In all likelihood Hodgson will have gone against the grain of previous England managers and will be picking on merit rather than out of misguided loyalty.
According to Sky Sports, Hodgson recently noted:
The pressure does get greater now and I think people will have to accept that it is my job to pick the best 23, and I have to do it on the merits of the players.
It's not like it has been in the past sometimes where loyalty can be rewarded.
Under normal circumstances, the squad will have been bedded down and the majority of personnel chosen for the tournament far in advance of the cutoff date, with perhaps a space or two kept free in case of unforeseen injuries and/or an individual making a late claim.
Hodgson's selection process is therefore refreshing and sensible.
With Liverpool enjoying a remarkable end to the season, Brendan Rodgers' English contingent are buoyant, and that confidence is not lost on record cap-holder Peter Shilton, who told Associated Press Sport via Mark Bryans of The Independent:
If Liverpool go on and win the league those players will be full of confidence and belief and that is a big thing.
[...] It could be very beneficial to have five Liverpool players in there but by the same token he has got to pick his best players, that is the most important thing.
If he thinks someone is better than the Liverpool players he will pick them in that position.
One Merseysider who would have appeared to have forced his way into Hodgson's thoughts after a string of top-class performances is Everton's 20-year-old Ross Barkley.
Despite a recent injury, Barkley is likely to be in peak fitness and ready to travel if required, and if the following picture from Matt Lawson's report in the Daily Mail is anything to go by, then Barkley is a dead-cert to be on the plane:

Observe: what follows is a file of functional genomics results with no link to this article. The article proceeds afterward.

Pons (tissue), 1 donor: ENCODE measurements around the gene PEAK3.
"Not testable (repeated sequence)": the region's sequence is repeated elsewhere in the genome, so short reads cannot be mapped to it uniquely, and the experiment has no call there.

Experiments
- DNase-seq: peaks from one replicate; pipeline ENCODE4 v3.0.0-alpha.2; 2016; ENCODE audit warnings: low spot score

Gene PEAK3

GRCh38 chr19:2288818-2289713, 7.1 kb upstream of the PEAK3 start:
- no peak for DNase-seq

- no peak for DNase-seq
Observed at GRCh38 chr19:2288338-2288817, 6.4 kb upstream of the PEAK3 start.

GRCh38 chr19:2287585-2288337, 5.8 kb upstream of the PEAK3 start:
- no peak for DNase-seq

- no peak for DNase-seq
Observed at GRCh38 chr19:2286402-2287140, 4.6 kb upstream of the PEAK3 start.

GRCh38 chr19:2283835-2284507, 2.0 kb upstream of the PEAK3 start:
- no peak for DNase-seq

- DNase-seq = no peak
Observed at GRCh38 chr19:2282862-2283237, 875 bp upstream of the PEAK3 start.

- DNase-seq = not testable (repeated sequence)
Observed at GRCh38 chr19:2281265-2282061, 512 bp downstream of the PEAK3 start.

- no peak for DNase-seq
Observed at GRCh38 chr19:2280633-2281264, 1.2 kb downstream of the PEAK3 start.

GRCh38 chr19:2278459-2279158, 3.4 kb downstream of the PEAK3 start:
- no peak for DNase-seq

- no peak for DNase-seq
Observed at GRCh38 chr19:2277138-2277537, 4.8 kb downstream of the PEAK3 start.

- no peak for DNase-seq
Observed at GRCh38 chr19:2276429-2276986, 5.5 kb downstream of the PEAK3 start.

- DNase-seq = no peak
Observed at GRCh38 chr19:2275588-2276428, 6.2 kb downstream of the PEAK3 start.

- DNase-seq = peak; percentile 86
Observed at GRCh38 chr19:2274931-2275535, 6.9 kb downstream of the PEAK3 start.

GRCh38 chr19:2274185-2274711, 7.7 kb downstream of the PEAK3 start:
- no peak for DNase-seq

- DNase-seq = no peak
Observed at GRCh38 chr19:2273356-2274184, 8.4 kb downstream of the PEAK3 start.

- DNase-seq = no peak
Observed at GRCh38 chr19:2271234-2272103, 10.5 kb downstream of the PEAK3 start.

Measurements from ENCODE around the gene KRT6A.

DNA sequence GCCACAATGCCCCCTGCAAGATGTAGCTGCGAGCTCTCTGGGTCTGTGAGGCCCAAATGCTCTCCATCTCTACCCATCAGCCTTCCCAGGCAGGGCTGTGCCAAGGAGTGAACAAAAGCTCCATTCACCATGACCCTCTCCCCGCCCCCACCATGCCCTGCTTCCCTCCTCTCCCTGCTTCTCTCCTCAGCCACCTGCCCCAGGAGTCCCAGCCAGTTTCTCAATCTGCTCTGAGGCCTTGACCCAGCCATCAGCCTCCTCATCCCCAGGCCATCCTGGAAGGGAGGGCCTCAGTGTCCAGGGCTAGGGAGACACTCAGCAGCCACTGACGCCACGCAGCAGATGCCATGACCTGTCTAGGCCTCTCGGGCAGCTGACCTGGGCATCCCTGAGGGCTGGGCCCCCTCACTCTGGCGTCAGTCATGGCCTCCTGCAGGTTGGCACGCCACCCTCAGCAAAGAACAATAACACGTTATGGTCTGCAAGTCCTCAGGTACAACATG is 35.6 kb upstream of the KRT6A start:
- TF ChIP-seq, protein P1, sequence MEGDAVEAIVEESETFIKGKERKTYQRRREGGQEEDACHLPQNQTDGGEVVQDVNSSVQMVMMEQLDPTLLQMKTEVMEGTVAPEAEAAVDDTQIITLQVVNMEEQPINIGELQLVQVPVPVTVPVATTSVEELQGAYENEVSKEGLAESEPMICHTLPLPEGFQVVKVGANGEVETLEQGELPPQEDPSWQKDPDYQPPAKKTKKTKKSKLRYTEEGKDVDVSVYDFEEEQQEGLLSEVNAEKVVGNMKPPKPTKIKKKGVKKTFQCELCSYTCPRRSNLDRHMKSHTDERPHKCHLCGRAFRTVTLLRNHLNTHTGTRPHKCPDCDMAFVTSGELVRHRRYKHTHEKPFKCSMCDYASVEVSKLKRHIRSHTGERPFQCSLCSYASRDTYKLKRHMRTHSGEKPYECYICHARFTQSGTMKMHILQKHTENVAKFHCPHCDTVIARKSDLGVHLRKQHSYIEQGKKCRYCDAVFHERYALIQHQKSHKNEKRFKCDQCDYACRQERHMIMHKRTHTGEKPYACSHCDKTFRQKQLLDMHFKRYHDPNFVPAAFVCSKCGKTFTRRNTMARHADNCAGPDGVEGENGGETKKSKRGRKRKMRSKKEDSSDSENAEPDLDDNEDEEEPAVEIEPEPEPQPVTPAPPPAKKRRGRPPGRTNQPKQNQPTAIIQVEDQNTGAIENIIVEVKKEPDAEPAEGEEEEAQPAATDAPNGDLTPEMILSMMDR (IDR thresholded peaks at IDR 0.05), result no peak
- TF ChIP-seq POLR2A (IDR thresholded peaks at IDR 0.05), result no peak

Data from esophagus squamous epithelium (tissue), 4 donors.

Whilst West Ham's Andy Carroll has had a stop-start season, there is little doubting his physical presence and the outlet he can provide for Hodgson up front—especially in Manaus, where the heat and humidity will be stifling and players will not be happy at having to run all game long.
A more industrial way of playing might be required to get the result against Italy.
There aren't really too many players in the Premier League who are better at holding up the ball and bringing others into play than the Geordie, and a robust presence in the attacking areas could be just what's required to unsettle the opposition.
Winning one-off tournaments is all about playing to your strengths. With Carroll in-situ, it might not be pretty, but you can mortgage your house on the fact that it will be effective.
Per WhoScored.com, the latter has only featured on 17 occasions (two as sub) for the Blues this season, through a mixture of injury and loss of form. Jose Mourinho has even turned to a right-back, Cesar Azpilicueta, to fill Cole's shoes at Stamford Bridge.
Shaw by contrast has been one of the mainstays of Mauricio Pochettino's side, who have seduced everyone with their brand of free-flowing and technically excellent football, the Daily Mail's Mike Anstead included:
With 31 appearances per WhoScored, Shaw has been considerably more active than Cole and has 15 years on his contemporary.
His performances have forced the England manager to sit up and take notice, and he hasn't arrived at national team level by accident.
If Hodgson's legacy is to genuinely build for the future, regardless of England's progression in this particular tournament, then there is little point in essentially wasting a squad place on the likes of Ashley Cole.
Regardless of who makes the final cut, it's hard to judge how well the England team will do in Brazil, but with world-class talents such as Steven Gerrard and Wayne Rooney available to Hodgson, it's entirely plausible that with a little bit of luck and belief, England could surprise a lot of people.